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Once I listened to an art curator from Cape Town argue that tourists come to Joburg to see animals, but visit the Mother City to buy art. As an old white male, his assertion was pregnant with meaning.

There’s a division in our country between culture and nature. The hypermodern Cape is seen as civilised, whereas Jozi is as wild as a safari. This tendency to see our country through this divided prism often has racial implications in its undertow. It produces similarly divided attitudes towards people who belong on different sides of the debate – blacks and whites. A fellow writer referred to its workings as the double standards of white illiberal selectivity.

Check, for instance, the recent uproar about three different artists charged with unacceptably violent behaviour. Zwelethu Mthethwa is alleged to have murdered a sex worker. He has argued it’s a case of mistaken identity and will have his day in court in November. He remains by law innocent until proven guilty, but this hasn’t stopped the court of public opinion from pronouncing whether he should be allowed to continue making a living as an artist.

Then there’s Tshepo wa Mamatu, a former Wits University academic and theatre practitioner who was charged and found guilty of sexual harassment by a committee at that institution. He was fired and has been trying to make amends since. His new play, My Grave,  about him confronting his demons and dealing with his remorse, was dropped from the line-up of the upcoming Cape Town Fringe Festival after Sara Matchett, the artistic director of the Mothertongue Project, wrote a letter to the festival’s organisers.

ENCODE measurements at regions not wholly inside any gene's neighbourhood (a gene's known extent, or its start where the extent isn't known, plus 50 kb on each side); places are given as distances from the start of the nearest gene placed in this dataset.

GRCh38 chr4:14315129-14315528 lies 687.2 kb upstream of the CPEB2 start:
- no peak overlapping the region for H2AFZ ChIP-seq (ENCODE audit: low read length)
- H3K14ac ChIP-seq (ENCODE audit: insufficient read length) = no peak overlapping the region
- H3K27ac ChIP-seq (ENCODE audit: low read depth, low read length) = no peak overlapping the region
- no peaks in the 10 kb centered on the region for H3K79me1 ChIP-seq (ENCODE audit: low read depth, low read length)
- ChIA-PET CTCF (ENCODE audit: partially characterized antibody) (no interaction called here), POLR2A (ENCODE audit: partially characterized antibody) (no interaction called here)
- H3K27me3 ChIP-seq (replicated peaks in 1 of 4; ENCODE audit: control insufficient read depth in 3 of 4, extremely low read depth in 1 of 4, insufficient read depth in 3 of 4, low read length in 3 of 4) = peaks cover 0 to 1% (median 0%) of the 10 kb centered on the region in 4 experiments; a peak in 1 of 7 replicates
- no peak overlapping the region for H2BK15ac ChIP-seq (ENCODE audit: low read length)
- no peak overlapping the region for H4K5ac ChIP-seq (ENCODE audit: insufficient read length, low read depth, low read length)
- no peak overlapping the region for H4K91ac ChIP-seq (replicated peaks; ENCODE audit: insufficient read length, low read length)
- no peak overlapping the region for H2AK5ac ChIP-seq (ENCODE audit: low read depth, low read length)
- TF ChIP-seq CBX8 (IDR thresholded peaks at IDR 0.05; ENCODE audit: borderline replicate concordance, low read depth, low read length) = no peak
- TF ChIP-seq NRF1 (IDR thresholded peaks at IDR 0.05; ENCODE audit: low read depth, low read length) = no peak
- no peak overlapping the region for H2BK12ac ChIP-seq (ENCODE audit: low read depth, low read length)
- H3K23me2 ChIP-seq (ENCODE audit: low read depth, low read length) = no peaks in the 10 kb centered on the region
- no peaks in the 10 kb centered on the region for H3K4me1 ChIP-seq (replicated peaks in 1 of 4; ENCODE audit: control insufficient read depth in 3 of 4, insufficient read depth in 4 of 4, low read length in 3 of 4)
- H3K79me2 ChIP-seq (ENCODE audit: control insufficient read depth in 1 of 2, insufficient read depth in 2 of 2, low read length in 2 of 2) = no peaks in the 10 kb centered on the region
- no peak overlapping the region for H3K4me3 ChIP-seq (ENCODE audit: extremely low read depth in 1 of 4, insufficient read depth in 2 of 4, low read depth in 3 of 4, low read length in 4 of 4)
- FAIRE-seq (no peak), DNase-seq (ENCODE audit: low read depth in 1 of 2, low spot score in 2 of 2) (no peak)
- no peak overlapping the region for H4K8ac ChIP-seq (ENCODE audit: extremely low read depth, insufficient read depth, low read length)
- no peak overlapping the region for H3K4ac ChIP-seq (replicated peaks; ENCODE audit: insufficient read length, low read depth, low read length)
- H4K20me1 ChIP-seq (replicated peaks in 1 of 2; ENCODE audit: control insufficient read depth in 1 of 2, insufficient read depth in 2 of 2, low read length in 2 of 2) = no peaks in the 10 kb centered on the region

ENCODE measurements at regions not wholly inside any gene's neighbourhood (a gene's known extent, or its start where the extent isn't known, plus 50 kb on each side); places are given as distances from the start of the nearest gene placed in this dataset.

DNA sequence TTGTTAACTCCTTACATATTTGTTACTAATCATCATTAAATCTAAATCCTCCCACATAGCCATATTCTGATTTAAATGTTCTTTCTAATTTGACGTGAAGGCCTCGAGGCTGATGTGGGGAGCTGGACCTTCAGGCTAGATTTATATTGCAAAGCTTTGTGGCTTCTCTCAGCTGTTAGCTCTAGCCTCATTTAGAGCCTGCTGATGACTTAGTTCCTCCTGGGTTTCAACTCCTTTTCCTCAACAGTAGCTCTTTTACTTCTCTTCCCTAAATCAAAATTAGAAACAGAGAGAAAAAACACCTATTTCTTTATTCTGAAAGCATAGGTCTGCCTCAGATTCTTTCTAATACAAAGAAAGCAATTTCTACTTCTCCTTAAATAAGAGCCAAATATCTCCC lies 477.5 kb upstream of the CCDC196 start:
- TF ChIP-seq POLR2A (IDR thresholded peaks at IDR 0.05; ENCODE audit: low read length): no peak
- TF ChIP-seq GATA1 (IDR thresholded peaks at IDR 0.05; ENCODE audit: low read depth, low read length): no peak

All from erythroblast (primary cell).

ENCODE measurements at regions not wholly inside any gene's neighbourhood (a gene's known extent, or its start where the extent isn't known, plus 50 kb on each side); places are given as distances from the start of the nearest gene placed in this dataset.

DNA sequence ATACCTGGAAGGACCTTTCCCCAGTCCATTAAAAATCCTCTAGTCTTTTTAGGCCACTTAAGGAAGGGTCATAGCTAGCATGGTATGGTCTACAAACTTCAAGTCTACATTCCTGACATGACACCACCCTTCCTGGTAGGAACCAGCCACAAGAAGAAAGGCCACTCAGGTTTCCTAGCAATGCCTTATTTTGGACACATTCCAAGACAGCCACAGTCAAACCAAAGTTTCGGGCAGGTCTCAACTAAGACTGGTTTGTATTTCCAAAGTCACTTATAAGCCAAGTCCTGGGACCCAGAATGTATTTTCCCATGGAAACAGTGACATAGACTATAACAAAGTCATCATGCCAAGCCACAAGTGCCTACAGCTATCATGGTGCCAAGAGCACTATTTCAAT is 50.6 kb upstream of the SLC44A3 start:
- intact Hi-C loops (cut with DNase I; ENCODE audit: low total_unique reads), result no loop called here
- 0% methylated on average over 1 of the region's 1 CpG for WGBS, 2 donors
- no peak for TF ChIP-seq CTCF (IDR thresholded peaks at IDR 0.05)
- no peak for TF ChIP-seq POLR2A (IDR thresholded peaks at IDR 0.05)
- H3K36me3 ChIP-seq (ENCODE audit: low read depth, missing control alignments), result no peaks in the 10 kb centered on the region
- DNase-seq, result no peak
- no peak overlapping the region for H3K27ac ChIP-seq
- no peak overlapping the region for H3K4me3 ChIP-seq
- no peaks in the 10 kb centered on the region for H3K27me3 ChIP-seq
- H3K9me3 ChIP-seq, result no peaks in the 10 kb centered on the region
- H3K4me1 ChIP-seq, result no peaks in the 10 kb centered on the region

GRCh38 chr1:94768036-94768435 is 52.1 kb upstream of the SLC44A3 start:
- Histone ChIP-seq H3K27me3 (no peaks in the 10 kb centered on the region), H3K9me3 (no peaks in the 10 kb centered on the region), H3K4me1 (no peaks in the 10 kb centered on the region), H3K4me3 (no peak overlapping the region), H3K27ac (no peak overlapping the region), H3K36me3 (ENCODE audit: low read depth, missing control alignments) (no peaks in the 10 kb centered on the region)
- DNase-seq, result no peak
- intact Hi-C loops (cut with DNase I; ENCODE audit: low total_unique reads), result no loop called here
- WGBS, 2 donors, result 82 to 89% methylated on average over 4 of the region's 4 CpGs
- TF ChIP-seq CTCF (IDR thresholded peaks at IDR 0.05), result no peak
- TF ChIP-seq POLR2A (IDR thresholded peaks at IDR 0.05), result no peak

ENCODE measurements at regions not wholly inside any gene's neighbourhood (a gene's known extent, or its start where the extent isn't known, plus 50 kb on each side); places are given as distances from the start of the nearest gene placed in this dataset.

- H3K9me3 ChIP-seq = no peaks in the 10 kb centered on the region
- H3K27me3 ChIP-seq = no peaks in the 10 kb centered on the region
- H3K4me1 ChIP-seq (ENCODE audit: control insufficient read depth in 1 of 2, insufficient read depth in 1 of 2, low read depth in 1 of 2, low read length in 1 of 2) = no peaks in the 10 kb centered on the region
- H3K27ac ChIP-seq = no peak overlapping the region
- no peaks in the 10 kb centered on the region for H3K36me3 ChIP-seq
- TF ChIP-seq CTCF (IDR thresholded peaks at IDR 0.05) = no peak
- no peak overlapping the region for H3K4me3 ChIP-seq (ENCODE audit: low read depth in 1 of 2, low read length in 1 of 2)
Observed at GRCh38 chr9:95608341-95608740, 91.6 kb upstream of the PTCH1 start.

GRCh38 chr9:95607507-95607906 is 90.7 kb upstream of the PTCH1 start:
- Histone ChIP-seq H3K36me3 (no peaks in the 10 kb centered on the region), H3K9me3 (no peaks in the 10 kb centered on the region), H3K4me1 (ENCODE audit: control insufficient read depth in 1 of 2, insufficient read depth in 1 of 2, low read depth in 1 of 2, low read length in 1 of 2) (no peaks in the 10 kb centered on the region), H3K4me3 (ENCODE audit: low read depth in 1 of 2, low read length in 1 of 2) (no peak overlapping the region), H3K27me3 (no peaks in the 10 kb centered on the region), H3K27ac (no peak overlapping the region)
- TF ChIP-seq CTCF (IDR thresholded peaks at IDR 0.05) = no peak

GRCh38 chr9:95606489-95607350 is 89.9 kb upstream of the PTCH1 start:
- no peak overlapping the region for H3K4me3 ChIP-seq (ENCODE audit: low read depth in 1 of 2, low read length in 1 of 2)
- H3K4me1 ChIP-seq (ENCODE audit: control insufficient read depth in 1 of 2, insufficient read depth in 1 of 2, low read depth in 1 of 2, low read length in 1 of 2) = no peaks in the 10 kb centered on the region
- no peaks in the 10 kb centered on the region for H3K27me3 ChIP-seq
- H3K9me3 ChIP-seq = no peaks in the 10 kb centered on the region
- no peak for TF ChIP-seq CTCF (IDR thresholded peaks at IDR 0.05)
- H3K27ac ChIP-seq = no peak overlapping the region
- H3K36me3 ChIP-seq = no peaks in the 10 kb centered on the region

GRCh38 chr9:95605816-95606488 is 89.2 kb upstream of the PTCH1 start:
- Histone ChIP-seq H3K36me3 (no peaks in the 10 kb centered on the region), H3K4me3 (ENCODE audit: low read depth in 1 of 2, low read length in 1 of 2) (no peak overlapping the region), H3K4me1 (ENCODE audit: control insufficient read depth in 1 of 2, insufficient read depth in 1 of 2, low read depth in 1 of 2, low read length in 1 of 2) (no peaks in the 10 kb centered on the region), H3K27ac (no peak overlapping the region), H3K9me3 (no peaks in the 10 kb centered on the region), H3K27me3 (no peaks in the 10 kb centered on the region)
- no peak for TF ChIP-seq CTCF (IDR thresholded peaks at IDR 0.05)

Subsequently, Mike van Graan, the chief executive of the African Arts Institute, convened a panel discussion to explain why the play was withdrawn. Wa Mamatu was also meant to be there to give his side of the story, but he withdrew after he received a phone call from Van Graan warning him that it might not be safe for him to be there.

Would-be fellow panellists included gender activists and writers Tracey Saunders, Ukhona Mlandu and Thami aka Mbongo. The talk continued without Wa Mamatu and resolved to draw up a code of conduct to deal with people found guilty of similar offenses. “We must have a code supported by all by December 31 that tells us how to deal with cases like this. Until then, Wa Mamatu must not be allowed to participate in the theatre,” the panel concurred. His case will be heard and dealt with by another panel later applying this code ex post facto. In other words, they are going to invent a law by which to judge him.

While artists in Cape Town and the rest of the armchair opinion-makers in the country were passionately abuzz about how to deal with the “terrible” Wa Mamatu and Mthethwa, a fellow by the name of John Wayne Stevens was being fawned over at the second Live Art Festival hosted by the University of Cape Town’s Gordon Institute for Performing and Creative Arts.

He was accompanied by Annemi Conradie, an “anti-crime” academic from the University of Stellenbosch who in 2004 wrote a column lamenting that: “I am the daughter of a South African farmer. I am not allowed to walk our dogs, two Rottweilers, further than about 500m from our home if I am not accompanied by one of my brothers. In South Africa, if you are not raped or killed during an attack, you are considered blessed.”

Stevens uses suspension and hanging the body from hooks pierced through the flesh as a vehicle to explore the body’s limits in what Conradie calls “modern primitivism”. But Stevens is a man who, by his own admission, has been convicted and served time in jail for assault. There were no complaints against his continued presence as a performance artist, let alone from his collaborator. Is this a case of the invisibility of white criminality?

As if on cue, I’ve heard some artists and “cultural workers” from Gauteng are planning to host a panel debate of their own to reject the conclusion and recommendations of Van Graan’s panel. So the Cape-Jozi divide continues. When will it end? What we need is an even-handed approach to deal with violence against women and crime in general – not an approach that appears to see only black deviancy while being blind to white crime.

 

 

Main Pic: Annime Conradi and John Wayne Stevens following their performance at GIPCA’s Live Art Fest. From Annime Conradi’es WhatsApp Profile